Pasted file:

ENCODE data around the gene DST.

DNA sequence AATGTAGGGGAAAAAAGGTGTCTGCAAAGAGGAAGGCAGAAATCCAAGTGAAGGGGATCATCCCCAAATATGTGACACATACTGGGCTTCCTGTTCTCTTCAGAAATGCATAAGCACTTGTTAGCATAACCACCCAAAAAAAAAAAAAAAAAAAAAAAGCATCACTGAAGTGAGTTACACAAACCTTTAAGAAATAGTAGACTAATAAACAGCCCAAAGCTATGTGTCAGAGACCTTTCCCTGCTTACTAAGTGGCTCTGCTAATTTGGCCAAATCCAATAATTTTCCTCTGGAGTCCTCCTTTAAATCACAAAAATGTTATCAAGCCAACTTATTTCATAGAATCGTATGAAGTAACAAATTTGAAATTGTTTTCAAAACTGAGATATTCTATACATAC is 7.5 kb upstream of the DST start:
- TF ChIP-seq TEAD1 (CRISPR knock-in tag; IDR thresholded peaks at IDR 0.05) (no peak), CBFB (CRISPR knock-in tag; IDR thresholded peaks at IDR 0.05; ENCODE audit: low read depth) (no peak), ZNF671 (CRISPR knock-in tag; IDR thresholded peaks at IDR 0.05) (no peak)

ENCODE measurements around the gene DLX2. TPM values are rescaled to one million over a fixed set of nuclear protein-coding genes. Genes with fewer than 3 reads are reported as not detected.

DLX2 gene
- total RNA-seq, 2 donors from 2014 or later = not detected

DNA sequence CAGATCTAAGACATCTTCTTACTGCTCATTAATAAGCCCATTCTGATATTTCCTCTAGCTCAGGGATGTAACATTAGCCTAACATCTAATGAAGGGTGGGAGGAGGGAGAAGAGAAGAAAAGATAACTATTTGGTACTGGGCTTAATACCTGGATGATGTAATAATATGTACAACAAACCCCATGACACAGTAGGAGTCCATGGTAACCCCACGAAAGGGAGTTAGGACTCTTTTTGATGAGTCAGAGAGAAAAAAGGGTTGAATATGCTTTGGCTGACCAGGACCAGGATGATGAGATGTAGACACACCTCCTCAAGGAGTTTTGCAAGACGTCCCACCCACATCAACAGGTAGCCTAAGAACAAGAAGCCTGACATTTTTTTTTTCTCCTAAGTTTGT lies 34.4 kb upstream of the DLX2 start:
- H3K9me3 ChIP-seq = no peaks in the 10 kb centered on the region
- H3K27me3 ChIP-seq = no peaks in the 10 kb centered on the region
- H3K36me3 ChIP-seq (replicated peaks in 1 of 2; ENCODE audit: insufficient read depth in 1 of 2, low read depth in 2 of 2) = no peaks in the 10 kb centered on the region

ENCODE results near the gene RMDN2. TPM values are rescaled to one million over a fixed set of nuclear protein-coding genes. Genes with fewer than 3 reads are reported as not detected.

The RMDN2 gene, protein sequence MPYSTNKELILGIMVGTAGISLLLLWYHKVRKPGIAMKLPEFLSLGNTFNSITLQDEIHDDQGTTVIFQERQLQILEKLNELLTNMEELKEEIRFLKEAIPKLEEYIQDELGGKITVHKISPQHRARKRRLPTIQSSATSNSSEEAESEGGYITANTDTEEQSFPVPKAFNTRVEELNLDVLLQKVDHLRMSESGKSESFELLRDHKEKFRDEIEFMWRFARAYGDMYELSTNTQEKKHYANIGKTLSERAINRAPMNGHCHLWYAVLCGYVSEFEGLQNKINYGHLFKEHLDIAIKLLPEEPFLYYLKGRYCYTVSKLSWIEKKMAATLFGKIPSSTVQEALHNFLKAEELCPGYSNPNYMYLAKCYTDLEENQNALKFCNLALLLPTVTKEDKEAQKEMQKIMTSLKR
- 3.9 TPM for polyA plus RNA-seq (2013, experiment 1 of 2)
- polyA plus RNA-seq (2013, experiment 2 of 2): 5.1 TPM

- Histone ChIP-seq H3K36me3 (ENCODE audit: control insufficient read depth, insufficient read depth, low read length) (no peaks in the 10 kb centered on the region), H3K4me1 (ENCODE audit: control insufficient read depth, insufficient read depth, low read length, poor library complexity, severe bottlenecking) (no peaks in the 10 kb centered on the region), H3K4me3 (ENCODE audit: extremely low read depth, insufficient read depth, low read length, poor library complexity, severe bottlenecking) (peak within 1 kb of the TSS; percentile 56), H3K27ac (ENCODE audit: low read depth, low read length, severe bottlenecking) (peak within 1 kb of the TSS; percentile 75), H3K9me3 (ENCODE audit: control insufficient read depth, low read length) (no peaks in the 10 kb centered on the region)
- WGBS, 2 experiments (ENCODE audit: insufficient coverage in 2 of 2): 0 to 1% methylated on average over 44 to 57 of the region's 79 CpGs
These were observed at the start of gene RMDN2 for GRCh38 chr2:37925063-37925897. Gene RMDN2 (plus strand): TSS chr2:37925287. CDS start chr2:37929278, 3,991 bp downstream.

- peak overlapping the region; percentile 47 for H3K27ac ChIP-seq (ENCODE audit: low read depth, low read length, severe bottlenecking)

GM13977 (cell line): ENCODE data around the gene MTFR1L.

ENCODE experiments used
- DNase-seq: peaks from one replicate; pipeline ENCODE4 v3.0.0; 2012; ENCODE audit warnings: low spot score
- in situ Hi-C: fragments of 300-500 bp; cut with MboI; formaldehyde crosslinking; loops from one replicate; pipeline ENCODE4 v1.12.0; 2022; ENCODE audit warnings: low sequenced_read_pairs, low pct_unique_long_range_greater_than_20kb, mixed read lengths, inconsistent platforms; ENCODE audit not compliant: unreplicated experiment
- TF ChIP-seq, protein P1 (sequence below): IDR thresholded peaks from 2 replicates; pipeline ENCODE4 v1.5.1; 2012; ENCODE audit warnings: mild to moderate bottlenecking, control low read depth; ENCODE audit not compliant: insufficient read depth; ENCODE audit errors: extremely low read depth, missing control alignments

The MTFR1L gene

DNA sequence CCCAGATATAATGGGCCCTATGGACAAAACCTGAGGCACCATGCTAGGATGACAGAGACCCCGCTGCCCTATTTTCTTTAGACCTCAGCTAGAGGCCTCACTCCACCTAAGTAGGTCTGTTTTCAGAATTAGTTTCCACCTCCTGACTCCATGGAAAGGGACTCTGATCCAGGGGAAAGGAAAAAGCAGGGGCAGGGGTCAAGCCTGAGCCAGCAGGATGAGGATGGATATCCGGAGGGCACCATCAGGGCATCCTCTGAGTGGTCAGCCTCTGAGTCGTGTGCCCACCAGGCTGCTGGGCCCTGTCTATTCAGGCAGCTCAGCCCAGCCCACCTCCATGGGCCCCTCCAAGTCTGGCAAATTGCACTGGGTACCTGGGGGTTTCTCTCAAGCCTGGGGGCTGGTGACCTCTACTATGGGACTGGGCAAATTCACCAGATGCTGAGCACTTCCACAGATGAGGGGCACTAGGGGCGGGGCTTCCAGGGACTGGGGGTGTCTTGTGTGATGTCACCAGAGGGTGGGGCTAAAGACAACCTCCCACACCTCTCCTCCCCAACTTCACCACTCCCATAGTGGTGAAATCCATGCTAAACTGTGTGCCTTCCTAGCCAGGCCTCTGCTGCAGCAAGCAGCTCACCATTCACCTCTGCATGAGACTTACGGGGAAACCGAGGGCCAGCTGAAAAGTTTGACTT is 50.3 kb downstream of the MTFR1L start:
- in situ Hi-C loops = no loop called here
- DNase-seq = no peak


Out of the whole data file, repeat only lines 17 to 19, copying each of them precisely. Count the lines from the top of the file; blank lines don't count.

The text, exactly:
These were observed at the start of gene RMDN2 for GRCh38 chr2:37925063-37925897. Gene RMDN2 (plus strand): TSS chr2:37925287. CDS start chr2:37929278, 3,991 bp downstream.

- peak overlapping the region; percentile 47 for H3K27ac ChIP-seq (ENCODE audit: low read depth, low read length, severe bottlenecking)

GM13977 (cell line): ENCODE data around the gene MTFR1L.